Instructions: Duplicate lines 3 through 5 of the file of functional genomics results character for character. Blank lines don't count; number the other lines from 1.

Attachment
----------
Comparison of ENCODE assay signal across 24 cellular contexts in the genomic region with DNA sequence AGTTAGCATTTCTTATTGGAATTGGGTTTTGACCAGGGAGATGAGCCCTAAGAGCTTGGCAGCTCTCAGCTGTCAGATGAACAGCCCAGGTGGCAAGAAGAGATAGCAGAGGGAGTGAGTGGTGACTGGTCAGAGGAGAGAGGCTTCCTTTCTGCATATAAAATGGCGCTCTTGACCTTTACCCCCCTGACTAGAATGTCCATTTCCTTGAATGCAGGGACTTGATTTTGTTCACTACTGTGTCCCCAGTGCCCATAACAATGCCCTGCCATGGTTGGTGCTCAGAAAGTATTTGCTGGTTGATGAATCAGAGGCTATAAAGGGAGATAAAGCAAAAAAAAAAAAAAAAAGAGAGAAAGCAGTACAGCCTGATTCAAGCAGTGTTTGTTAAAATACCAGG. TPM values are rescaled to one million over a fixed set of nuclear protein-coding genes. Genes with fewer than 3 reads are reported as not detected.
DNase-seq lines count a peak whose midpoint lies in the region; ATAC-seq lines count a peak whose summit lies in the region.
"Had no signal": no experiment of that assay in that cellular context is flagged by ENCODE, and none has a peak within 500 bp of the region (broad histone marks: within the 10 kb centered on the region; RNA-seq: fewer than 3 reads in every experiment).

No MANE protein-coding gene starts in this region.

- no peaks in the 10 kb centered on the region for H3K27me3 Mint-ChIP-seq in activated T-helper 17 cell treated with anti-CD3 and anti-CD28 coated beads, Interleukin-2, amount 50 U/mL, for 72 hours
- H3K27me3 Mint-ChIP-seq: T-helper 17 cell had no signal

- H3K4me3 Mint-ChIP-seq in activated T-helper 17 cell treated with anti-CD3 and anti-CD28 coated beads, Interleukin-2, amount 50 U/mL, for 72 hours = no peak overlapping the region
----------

"Had no signal": no experiment of that assay in that cellular context is flagged by ENCODE, and none has a peak within 500 bp of the region (broad histone marks: within the 10 kb centered on the region; RNA-seq: fewer than 3 reads in every experiment).

No MANE protein-coding gene starts in this region.

- no peaks in the 10 kb centered on the region for H3K27me3 Mint-ChIP-seq in activated T-helper 17 cell treated with anti-CD3 and anti-CD28 coated beads, Interleukin-2, amount 50 U/mL, for 72 hours